We were riding somewhere, squeezed into the front of the truck, me in the middle, my dad hanging out the passenger window. His brother, John, driving, and my cousin . The cotton was blowing from the trees, blowing across the road, like it is today. We passed by a farm and the trees hung over the county road there and the cotton was thick and it blew in the open windows, swirling around the dashboard and the rearview mirror. My uncle swatted at the air and cursed but my dad looked out the window. He pulled his head in and said, “You can always tell when it’s a white family’s farm.” He pointed. “Cottonwoods right next to the house. Only white people plant cottonwoods next to a house.”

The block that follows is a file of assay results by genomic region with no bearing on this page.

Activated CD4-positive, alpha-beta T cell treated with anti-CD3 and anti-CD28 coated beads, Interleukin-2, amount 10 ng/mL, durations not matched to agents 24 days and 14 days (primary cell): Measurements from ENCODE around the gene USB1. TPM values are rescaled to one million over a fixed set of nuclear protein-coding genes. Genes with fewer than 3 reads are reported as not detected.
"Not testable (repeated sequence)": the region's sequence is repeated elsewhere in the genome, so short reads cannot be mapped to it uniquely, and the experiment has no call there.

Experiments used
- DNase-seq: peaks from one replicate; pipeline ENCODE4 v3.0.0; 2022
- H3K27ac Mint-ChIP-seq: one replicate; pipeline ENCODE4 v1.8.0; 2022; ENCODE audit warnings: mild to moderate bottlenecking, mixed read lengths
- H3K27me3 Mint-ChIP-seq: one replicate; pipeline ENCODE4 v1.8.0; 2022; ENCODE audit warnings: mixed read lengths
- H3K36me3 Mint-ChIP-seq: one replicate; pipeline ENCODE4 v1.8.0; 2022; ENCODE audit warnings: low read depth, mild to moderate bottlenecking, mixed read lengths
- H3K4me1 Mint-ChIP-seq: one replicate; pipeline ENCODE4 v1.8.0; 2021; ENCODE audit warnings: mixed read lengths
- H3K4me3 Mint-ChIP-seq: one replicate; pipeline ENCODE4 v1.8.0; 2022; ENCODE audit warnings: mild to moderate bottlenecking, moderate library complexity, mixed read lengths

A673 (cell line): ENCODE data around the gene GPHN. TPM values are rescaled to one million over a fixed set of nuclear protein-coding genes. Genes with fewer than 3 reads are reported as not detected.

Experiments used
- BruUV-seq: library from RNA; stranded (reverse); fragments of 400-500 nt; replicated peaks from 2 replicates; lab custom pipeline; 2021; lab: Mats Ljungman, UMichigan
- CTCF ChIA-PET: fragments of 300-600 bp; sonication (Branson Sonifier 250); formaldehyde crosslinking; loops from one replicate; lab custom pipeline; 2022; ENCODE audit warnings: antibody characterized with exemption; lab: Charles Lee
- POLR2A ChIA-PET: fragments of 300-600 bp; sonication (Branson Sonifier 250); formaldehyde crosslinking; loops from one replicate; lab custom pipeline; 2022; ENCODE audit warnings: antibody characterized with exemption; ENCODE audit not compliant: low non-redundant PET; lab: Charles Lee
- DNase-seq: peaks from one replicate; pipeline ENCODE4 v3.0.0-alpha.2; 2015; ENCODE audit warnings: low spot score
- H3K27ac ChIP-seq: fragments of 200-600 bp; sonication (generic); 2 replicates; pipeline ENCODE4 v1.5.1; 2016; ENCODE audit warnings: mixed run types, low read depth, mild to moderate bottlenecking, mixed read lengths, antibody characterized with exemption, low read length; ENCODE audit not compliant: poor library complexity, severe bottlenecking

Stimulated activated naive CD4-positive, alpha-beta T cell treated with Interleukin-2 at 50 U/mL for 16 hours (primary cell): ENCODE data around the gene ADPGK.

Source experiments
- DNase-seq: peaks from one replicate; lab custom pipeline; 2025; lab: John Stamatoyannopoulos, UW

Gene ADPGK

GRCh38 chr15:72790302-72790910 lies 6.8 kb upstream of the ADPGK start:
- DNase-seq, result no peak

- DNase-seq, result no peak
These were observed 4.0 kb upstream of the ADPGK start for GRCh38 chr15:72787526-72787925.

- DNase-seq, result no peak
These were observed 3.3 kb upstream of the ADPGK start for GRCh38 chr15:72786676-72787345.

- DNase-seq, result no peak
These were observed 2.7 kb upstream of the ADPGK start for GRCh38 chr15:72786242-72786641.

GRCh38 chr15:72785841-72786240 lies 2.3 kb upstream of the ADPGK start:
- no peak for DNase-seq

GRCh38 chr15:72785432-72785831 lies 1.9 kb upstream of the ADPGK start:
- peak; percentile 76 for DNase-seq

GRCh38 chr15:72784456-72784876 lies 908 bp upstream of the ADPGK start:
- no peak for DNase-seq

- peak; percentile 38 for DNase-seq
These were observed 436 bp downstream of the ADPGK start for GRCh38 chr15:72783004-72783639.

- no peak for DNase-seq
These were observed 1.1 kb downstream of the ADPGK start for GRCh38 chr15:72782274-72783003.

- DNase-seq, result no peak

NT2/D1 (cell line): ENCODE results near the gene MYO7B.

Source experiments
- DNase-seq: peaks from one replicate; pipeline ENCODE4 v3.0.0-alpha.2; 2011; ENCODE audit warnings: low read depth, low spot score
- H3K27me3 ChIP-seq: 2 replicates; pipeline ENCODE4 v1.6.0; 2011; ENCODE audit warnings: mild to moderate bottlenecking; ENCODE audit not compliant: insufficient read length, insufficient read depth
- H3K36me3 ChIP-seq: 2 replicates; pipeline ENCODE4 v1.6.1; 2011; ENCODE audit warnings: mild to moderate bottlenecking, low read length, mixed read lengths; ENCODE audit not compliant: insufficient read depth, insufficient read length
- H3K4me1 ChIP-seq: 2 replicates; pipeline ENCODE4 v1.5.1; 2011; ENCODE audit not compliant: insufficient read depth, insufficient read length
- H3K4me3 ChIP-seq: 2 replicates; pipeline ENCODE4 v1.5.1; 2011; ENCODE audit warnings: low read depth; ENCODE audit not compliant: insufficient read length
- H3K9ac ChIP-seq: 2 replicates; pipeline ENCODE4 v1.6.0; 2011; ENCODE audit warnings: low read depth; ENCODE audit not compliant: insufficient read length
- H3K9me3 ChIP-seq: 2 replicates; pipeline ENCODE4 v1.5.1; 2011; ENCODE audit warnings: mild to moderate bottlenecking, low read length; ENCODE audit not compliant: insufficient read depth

My uncle John nodded. I was confused. My dad looked at me and grinned. “Cottonwood hollows out when it dies. And they don’t last long. A big wind comes, and now you’ve got a cottonwood right in your pretty living room.”
He looked out at the farm we were passing. “I’m sure they have insurance and they can say they were stupid and they didn’t know,” he said. “White people are very honest.”
My dad was in a good mood that day. When I see the cotton coming down from the trees I remember that day and I feel that little bit of his spirit in me, that troublemaker, but not too bad of a troublemaker. At least a little bit, he was all right.